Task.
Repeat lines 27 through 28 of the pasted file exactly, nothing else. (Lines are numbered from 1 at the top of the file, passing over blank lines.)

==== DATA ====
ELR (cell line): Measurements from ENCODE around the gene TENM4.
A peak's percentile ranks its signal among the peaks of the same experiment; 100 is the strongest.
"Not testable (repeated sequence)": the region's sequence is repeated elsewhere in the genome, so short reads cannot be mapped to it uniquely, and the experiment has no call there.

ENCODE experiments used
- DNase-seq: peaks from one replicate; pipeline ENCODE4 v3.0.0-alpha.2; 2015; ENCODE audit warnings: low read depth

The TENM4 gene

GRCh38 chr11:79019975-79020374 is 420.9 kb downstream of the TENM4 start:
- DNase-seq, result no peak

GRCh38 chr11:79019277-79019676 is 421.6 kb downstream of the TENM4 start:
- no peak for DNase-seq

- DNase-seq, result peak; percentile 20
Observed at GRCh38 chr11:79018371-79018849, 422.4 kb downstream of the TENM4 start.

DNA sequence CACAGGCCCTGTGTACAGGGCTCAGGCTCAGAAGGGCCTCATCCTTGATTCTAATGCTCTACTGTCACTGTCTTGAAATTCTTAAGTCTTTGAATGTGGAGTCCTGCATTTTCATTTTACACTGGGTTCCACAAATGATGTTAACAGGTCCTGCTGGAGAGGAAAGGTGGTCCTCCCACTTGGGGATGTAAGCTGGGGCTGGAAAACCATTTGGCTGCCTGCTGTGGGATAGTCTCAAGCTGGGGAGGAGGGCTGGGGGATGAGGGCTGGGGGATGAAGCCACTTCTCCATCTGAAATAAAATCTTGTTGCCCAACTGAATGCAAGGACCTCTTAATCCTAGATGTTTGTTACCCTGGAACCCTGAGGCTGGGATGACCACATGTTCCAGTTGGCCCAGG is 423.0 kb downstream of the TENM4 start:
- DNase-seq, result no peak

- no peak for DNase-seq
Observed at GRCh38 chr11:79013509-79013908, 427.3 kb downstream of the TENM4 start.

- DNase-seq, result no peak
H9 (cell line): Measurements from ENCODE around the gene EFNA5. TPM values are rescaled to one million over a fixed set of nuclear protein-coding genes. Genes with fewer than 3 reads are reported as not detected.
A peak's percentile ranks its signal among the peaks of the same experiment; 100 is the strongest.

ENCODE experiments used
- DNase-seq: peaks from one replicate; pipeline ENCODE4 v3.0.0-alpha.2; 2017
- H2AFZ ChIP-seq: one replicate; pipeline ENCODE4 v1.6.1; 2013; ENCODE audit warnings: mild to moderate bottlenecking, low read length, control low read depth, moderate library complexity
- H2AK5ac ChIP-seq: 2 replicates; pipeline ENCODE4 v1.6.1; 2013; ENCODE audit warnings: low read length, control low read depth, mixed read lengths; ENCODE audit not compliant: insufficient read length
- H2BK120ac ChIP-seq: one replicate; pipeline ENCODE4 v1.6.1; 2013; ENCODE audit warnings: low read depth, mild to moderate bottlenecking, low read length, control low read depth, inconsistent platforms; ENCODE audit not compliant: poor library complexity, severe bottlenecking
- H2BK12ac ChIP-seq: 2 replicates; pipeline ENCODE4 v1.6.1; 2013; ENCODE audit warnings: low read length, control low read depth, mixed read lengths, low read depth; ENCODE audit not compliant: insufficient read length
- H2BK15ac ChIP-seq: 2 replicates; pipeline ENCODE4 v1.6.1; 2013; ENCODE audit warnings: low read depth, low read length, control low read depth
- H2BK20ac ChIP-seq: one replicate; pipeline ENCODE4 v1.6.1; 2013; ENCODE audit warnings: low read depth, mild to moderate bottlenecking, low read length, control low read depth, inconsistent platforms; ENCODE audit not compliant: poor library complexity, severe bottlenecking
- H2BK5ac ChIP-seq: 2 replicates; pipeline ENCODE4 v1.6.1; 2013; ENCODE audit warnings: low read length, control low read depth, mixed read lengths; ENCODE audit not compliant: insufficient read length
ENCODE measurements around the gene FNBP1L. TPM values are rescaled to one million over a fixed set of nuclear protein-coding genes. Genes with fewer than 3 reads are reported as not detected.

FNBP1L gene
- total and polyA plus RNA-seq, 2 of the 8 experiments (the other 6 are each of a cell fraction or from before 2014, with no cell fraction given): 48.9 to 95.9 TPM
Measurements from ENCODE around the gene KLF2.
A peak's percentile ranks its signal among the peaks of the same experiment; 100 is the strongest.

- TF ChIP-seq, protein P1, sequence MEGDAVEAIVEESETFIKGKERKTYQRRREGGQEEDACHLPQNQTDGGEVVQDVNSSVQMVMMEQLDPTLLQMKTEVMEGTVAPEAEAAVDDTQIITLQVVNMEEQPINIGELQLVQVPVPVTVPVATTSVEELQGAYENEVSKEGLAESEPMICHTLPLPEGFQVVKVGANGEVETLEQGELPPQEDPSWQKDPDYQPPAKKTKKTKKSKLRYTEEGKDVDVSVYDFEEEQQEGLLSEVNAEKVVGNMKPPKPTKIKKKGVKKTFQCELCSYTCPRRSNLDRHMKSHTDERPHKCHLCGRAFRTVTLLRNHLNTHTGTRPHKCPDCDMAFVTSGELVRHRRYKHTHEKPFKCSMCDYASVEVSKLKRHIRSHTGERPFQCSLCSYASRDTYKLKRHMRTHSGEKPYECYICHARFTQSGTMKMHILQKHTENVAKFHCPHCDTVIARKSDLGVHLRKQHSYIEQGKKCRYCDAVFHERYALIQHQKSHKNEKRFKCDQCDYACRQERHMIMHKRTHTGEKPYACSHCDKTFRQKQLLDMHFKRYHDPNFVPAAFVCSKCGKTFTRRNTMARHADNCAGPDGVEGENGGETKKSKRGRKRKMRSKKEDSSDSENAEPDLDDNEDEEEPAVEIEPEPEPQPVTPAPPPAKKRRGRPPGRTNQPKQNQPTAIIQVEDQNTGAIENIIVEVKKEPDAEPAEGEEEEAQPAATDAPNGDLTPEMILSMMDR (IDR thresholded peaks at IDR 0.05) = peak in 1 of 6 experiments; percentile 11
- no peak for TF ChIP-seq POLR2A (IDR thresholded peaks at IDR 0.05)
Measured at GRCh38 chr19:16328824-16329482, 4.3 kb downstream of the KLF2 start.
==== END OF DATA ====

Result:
- H2BK20ac ChIP-seq: one replicate; pipeline ENCODE4 v1.6.1; 2013; ENCODE audit warnings: low read depth, mild to moderate bottlenecking, low read length, control low read depth, inconsistent platforms; ENCODE audit not compliant: poor library complexity, severe bottlenecking
- H2BK5ac ChIP-seq: 2 replicates; pipeline ENCODE4 v1.6.1; 2013; ENCODE audit warnings: low read length, control low read depth, mixed read lengths; ENCODE audit not compliant: insufficient read length